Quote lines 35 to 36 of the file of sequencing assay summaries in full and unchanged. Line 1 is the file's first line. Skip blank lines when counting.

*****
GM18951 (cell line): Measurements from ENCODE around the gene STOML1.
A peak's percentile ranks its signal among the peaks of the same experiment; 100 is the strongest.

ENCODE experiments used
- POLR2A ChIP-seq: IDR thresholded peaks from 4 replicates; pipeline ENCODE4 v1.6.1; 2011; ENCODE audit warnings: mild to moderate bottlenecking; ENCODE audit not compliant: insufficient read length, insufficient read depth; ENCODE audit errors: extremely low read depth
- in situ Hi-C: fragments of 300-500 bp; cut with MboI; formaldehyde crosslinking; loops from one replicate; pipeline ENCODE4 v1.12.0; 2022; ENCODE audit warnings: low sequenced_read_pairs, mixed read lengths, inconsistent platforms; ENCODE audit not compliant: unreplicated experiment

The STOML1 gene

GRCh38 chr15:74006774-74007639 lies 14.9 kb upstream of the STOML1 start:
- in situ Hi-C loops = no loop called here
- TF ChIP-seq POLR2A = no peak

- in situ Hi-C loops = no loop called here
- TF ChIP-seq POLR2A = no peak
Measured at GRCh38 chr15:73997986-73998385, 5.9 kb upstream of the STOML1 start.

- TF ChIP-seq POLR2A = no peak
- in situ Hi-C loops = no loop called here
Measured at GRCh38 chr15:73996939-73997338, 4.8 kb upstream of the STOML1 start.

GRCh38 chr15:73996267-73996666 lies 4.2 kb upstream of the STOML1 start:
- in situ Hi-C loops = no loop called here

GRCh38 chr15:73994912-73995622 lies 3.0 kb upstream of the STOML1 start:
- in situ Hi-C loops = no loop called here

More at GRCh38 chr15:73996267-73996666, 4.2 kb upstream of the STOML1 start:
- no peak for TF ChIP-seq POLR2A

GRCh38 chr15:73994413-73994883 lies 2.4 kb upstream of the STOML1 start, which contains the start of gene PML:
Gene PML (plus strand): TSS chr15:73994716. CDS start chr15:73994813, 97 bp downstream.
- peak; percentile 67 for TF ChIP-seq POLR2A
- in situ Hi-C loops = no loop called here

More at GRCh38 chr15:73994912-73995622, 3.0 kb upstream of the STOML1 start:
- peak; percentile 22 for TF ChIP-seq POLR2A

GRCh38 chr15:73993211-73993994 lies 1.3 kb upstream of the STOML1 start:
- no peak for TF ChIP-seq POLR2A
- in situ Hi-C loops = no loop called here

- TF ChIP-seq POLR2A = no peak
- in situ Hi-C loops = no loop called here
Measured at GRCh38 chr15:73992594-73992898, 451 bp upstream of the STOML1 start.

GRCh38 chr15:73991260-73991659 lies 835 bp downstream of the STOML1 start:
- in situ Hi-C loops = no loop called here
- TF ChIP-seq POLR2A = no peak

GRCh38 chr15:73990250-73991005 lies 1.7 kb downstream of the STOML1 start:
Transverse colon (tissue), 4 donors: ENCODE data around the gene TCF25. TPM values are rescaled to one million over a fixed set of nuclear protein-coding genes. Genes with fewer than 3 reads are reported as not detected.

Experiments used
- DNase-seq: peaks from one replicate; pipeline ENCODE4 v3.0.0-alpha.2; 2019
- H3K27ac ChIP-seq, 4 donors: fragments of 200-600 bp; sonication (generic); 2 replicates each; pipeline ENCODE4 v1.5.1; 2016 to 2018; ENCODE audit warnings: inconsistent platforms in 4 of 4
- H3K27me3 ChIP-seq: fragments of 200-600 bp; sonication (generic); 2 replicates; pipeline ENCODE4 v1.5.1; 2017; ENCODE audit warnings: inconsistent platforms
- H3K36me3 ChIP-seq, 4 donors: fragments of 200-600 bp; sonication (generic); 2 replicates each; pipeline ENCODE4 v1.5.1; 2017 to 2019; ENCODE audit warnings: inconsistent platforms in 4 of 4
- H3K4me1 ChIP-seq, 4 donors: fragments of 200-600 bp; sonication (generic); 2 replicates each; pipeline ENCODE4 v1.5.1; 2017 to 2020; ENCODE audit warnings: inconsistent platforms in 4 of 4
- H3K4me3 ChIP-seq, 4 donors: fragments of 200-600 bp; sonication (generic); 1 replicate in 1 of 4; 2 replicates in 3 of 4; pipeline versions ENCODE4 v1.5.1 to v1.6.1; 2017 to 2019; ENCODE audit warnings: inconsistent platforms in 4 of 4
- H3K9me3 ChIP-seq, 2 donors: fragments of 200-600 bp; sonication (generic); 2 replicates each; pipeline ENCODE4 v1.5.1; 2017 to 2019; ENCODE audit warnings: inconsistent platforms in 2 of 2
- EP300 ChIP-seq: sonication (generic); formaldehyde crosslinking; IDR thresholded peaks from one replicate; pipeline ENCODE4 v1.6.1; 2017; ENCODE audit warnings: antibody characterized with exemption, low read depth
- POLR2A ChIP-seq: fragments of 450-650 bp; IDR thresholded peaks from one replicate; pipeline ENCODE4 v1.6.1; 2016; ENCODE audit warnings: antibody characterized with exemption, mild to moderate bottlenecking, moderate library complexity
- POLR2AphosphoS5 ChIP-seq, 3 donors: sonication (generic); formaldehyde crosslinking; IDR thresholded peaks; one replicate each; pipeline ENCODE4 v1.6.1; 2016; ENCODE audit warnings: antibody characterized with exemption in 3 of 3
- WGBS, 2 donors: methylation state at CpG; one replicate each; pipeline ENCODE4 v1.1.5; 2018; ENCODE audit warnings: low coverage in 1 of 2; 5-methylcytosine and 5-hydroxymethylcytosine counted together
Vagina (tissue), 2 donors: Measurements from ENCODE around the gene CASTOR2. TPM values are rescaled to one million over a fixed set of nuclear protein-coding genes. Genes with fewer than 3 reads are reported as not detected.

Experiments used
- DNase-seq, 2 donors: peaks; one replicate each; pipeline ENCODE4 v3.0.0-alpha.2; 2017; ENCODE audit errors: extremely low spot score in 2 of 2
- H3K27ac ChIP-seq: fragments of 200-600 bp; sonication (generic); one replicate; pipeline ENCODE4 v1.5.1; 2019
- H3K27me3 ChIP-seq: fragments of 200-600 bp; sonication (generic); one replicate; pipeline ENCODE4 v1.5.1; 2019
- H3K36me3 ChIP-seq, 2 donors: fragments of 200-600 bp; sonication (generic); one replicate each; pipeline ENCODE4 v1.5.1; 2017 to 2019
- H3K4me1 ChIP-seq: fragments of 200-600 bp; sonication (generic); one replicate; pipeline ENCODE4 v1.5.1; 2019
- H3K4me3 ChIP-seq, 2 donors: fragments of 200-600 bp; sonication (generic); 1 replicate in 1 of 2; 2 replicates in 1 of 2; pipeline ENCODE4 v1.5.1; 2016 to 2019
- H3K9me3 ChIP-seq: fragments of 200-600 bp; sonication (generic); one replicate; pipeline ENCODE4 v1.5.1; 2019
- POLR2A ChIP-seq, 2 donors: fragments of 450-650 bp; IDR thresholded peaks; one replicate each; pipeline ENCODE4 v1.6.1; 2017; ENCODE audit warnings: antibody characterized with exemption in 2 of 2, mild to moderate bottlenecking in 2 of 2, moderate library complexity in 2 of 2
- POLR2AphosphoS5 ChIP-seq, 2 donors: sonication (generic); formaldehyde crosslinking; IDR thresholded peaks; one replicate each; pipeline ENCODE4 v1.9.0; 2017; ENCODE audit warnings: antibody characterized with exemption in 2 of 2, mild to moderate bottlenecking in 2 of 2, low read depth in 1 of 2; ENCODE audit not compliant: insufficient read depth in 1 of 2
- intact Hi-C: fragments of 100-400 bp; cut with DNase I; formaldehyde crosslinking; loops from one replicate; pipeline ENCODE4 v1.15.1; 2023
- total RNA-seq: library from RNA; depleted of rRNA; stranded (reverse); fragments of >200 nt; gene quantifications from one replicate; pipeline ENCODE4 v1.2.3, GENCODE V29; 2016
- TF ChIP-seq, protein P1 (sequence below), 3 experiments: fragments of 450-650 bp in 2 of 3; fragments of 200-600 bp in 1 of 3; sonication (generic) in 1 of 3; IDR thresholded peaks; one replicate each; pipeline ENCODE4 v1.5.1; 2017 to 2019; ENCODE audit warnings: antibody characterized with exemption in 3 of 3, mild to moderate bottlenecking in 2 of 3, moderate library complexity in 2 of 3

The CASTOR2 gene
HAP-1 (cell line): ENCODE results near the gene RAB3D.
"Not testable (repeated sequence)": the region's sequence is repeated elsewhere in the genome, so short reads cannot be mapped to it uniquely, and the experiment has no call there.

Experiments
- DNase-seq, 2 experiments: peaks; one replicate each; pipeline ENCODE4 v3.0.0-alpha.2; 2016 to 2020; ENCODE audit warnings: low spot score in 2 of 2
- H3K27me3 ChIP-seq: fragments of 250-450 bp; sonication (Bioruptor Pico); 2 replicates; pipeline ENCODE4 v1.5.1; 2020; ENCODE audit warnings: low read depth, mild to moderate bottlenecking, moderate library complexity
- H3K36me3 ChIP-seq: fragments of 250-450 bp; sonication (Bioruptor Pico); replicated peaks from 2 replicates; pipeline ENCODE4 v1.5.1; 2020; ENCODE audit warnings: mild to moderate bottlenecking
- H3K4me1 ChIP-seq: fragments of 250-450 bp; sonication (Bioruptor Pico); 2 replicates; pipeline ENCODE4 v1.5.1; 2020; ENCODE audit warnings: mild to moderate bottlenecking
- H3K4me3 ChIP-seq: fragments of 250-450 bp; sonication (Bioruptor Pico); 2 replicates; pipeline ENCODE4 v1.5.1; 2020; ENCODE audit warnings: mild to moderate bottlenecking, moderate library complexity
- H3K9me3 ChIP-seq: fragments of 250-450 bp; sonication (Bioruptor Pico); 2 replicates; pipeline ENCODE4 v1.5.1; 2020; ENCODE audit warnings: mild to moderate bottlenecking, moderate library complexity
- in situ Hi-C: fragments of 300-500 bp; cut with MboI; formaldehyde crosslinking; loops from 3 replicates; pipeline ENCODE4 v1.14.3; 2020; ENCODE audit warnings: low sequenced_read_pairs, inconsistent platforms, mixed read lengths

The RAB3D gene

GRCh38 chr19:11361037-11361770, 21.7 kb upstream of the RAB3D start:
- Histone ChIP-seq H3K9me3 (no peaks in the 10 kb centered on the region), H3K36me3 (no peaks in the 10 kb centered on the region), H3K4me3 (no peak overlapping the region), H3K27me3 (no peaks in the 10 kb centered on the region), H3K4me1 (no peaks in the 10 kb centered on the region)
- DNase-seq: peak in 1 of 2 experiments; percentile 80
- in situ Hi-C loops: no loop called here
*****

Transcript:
- in situ Hi-C loops = no loop called here
- TF ChIP-seq POLR2A = no peak